Hundreds of city parents who spent the weekend hitting their e-mail refresh button now know which gifted and talented program has accepted their child.
Word came first in the form of e-mails sent at the hoppin’ hour of, in one reader’s case, 1:20 Saturday morning. (That was an hour and 20 minutes after the city’s self-appointed (and extended) deadline to start notifying families.) Others, according to this blogger, still hadn’t heard as of 10 p.m. yesterday. Snail-mail notice is expected to land in mailboxes today, a schools spokesman, Andrew Jacob, said.
The most interesting piece of news, though, will be where these parents decide to go. Many of the families applying to gifted programs also applied to private schools, and some are reporting choosing between the two kinds of kindergartens. Will the economy cause parents to spurn private schools? Or will the rising profile of some public schools encourage more families to choose them?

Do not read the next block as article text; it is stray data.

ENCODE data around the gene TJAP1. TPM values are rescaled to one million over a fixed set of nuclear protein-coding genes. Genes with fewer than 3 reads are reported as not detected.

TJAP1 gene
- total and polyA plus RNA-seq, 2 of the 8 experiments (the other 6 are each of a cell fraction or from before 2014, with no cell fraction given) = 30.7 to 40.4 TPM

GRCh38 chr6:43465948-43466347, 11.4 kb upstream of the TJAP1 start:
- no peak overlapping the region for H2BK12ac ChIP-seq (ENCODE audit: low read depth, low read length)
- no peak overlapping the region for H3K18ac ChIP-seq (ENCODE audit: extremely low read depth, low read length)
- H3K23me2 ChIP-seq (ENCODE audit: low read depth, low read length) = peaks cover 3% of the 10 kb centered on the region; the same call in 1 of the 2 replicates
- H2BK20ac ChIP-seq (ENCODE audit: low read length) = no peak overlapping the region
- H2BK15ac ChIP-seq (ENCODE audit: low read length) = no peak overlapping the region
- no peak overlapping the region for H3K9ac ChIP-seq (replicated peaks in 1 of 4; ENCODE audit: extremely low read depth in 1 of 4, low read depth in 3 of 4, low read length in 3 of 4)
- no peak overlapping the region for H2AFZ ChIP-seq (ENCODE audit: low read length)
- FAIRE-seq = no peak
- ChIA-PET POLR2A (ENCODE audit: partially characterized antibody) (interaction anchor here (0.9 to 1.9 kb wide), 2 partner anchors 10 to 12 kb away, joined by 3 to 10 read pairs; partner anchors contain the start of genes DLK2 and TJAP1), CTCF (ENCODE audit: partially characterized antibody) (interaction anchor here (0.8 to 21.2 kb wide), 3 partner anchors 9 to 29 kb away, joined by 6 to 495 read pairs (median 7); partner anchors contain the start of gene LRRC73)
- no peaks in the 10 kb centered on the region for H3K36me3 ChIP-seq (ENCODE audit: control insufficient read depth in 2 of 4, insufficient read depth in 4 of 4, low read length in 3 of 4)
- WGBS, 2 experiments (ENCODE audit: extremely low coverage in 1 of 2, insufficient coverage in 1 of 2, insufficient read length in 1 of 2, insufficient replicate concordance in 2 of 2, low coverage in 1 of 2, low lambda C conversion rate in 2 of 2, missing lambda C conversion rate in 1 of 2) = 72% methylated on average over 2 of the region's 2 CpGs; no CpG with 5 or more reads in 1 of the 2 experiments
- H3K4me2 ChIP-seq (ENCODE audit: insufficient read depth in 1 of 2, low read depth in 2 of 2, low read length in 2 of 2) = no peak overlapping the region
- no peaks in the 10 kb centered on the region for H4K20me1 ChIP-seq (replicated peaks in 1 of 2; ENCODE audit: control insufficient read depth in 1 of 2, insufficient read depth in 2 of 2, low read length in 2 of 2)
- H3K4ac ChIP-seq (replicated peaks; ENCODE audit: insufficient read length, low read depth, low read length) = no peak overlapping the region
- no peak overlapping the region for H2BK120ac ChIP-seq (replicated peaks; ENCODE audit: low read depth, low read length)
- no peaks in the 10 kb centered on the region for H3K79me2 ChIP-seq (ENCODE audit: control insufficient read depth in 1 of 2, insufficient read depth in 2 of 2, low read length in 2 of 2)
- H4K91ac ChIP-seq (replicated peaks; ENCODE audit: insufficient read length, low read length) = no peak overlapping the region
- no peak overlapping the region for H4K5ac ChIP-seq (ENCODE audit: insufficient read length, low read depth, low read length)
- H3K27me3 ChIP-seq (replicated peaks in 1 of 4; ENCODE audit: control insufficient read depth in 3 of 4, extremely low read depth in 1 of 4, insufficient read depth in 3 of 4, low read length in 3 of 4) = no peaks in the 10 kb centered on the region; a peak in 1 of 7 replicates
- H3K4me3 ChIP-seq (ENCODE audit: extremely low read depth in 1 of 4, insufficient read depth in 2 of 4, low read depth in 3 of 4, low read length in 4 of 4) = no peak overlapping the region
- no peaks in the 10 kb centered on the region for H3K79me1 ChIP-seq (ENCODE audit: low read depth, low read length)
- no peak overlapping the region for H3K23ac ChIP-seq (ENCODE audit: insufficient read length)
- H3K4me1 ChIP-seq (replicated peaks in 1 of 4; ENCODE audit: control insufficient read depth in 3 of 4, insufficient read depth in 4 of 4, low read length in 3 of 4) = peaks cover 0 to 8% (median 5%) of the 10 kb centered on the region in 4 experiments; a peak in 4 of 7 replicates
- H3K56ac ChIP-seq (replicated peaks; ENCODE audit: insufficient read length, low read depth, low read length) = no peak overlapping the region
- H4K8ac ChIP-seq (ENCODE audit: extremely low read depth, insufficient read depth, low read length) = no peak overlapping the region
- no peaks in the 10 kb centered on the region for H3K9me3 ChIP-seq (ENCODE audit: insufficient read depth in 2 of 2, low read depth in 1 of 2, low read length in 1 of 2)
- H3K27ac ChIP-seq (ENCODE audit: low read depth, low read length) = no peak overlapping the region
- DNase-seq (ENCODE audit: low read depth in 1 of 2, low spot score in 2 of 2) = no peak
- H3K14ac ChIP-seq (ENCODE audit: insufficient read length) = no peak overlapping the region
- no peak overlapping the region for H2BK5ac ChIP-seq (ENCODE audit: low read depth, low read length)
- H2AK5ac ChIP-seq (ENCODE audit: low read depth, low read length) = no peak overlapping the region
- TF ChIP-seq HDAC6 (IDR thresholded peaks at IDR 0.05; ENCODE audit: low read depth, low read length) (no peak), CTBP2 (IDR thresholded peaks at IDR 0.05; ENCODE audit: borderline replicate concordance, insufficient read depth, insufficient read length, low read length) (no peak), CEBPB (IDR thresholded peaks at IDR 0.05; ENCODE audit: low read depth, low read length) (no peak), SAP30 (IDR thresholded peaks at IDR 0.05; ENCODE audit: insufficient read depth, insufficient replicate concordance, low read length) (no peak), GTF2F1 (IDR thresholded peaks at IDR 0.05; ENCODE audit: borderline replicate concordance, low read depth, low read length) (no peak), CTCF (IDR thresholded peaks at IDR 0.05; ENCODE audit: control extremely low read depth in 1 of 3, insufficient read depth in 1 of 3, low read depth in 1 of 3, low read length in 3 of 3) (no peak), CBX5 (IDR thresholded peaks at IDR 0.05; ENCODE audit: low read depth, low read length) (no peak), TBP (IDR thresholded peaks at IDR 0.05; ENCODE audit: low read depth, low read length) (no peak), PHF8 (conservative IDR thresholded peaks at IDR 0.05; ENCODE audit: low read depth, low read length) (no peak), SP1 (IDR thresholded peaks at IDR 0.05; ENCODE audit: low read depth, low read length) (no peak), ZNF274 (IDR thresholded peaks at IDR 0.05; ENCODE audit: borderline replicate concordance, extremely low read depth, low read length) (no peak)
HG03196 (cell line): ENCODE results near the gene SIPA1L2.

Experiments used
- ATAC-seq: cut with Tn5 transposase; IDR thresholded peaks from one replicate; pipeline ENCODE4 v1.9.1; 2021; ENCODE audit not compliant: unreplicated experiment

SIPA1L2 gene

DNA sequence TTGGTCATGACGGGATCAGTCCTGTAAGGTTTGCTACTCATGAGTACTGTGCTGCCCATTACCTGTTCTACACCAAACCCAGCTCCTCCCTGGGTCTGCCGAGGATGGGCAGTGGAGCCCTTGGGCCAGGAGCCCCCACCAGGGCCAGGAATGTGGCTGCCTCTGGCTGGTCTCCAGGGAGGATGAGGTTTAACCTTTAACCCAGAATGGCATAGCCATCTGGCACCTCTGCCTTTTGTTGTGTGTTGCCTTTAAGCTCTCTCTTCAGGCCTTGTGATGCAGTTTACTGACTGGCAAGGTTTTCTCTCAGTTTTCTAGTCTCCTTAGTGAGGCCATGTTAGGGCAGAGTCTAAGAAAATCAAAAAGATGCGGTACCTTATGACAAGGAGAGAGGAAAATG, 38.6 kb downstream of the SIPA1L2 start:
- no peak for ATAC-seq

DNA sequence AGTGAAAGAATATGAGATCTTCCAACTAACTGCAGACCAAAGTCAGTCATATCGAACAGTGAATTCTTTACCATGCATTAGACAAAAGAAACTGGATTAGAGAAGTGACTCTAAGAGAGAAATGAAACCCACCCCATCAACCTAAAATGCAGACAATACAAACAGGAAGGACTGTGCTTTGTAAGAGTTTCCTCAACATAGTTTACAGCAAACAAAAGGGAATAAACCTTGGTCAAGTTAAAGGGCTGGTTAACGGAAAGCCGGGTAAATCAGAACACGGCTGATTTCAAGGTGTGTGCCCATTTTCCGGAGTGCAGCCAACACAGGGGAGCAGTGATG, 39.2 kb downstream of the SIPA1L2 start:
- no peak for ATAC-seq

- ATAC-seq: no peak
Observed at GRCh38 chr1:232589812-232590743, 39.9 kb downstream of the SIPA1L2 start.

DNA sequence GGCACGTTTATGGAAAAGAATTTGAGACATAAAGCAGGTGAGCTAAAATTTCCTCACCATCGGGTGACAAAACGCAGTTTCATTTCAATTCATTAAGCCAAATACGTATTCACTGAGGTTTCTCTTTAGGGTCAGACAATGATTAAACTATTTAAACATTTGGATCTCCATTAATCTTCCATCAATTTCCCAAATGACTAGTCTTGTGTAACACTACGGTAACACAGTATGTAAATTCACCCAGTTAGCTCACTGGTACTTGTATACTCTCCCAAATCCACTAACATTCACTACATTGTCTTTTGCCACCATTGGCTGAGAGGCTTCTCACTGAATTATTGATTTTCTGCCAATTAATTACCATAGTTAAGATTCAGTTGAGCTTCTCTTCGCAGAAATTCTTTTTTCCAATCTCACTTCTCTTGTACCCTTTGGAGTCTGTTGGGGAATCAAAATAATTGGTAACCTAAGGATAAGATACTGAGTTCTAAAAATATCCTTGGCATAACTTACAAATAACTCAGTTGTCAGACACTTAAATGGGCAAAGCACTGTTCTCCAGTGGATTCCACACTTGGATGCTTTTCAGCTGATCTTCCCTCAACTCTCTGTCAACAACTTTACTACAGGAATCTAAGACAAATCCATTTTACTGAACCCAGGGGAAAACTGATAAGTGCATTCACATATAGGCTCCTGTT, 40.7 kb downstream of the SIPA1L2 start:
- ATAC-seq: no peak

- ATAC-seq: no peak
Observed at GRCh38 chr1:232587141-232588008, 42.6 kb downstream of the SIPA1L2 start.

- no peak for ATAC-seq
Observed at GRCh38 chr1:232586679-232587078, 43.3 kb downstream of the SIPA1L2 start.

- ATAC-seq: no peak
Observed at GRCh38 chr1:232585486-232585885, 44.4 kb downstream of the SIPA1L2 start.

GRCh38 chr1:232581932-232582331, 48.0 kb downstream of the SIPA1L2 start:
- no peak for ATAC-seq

The same firm that the Department of Education relied on to centralize prekindergarten admissions, Vanguard, handled the alerts. Parents in search of placement information report having luck e-mailing Vanguard directly for news.
Families hearing news have children who tested above the 90th percentile on the city’s two gifted and talented tests. They ranked programs they were willing to attend, and today they are learning which one of those programs has offered their child a spot. Families had to rank all of the programs in a district to be guaranteed a spot in one of them, so some families are getting the disappointing news today that they weren’t placed into any gifted program at all.